BioReferance Labs was a controversial company for years before it was acquired - so this isn't a surprise to lab investors. However - OPK investors should be asking about the possible impact of said fine.

The False Claims Act provides that the government is entitled to "treble damages" for fraudulently billing Medicare and Tricare not more than $11k per incident prior to Nov 2015 and $22k per incident their after. In the case of Lab billing the actual bill represents multiple small codes between $2k and $100 per code so treble damages on any given code is unlikely to hit the cap - therefore we think the maximum penalty is germane.

If we accept the experience of other Healthcare companies (often drug companies for off label marketing) with the DOJ we can expect that - should the DOJ move forward here - there will be 2 requests made of OPK:

  1. The company will have to enter into a Corporate Integrity Agreement assuring that they will not mimic the behavior of the prior management team - in fact we may already be seeing the company implement new controls as diagnostics rev was flat YOY for Q1 vs 5.6% growth last quarter
  2. The government will initially seek treble damages for the billing they deem to be in violation - in drug land we have come to expect settlement for double damages, in this case I expect the government would give OPK a break as they are the new owner and didn't personally commit the violations in question, still they will have to recover at least the damages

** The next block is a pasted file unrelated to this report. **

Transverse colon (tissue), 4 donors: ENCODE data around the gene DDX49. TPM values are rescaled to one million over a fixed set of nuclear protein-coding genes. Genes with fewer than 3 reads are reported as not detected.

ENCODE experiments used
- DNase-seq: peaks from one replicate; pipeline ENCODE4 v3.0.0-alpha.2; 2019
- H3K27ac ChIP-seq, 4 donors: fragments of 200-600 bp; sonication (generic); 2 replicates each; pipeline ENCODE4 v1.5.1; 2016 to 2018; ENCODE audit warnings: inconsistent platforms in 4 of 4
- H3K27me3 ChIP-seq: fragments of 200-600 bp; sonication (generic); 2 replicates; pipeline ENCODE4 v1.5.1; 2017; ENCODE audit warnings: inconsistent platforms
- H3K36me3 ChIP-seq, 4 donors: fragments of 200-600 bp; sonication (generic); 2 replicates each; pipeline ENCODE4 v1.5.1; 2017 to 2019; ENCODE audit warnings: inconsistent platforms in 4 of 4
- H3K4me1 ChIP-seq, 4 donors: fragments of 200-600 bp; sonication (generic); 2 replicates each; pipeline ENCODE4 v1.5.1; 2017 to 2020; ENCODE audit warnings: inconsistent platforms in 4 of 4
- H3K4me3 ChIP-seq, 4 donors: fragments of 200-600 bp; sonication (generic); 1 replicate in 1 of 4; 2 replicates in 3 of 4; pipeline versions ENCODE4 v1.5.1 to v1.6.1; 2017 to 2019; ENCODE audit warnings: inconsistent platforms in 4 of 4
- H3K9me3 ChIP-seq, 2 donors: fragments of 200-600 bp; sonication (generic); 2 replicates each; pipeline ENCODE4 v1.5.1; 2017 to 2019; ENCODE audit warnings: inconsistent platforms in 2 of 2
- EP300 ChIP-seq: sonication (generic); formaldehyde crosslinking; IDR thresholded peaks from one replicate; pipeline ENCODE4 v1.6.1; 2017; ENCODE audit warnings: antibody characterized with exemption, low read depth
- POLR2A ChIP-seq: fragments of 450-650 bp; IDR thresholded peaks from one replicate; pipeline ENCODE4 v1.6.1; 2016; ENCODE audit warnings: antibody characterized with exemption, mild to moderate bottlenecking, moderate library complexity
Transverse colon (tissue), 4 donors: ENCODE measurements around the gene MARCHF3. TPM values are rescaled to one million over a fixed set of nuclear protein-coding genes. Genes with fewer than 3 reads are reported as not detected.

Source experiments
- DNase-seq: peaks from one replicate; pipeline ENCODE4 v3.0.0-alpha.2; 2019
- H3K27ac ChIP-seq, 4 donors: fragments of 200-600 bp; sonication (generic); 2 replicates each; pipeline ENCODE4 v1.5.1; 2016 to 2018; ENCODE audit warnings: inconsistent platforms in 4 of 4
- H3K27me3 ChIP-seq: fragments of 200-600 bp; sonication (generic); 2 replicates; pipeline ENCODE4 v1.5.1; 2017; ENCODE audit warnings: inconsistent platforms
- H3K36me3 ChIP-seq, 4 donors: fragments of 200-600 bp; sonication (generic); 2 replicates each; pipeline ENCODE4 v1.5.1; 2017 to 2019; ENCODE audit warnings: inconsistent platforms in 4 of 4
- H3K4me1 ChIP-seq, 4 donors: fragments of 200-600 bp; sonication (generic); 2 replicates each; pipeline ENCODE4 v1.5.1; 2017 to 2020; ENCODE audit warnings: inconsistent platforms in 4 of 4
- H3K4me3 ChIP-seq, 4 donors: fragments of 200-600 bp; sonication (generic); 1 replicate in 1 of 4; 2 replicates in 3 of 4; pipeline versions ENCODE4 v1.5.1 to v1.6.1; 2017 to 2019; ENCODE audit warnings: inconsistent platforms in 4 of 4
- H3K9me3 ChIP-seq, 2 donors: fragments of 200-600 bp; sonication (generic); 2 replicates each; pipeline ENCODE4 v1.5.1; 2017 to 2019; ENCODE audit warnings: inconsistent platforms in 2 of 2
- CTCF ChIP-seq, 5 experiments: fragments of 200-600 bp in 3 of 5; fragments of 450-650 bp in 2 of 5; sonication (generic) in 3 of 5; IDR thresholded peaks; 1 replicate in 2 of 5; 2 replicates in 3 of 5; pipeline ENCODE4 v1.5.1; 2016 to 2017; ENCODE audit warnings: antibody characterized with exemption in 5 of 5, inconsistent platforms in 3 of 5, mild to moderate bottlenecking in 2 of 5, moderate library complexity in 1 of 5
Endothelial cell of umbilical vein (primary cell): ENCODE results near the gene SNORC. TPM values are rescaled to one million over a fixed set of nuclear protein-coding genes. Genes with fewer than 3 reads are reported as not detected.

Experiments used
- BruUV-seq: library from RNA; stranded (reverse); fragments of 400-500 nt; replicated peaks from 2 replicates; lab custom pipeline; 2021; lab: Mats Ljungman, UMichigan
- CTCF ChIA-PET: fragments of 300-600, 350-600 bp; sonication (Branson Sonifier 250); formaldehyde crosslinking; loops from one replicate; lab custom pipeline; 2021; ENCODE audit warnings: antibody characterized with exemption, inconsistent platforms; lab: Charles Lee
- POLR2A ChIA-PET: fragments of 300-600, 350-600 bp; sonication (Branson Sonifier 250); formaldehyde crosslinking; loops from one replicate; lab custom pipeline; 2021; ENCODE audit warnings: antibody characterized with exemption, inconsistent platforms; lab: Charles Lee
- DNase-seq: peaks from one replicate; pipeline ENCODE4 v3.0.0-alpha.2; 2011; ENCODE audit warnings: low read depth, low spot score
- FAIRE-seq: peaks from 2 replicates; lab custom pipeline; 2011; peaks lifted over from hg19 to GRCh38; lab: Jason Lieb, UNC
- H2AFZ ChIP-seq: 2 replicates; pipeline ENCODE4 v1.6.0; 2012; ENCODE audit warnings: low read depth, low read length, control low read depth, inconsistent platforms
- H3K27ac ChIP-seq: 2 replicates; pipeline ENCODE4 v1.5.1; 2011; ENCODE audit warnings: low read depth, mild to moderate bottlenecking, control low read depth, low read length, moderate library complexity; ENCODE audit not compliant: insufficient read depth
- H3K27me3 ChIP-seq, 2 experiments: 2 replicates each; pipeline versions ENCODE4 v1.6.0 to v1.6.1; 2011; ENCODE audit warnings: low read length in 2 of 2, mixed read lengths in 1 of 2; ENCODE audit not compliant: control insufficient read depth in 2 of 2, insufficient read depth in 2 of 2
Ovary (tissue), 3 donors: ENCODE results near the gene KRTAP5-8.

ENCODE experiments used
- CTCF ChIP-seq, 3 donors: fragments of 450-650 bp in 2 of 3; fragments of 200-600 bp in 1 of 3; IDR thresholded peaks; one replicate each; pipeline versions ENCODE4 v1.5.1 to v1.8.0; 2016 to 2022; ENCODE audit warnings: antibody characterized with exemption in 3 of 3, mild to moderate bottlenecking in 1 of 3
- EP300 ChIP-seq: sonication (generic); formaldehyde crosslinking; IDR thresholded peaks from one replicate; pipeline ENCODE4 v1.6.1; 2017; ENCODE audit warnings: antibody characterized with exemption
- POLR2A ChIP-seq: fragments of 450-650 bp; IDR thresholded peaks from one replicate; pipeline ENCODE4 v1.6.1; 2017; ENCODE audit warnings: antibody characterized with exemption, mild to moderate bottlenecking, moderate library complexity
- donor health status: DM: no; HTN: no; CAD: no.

Below we have pulled the Accounts Receivable (NYSE:AR) segment reporting from BioReference Labs (NASDAQ:BRLI) from 2006 -2014, OPK stopped reporting this level of detail so we applied the trailing 5 year CAGR to 2015 and 2016 Medicare AR. As you can see from the note our assumptions only represent 7.3% of the total Medicare AR for BRLI so they are not materially skewing results.

We are unable to capture the Tricare AR as the company never broke it out - that's OK though - lets keep this conservative.

The matrix simply presents the potential impact of an FCA settlement between 1x and 2x the damages assuming that the false claims are no more than 30% of billing and no less than 15%. Admittedly the % of claims that were fraudulently billed is the largest source of unknown variability in this analysis, but it still provides a valuable framework.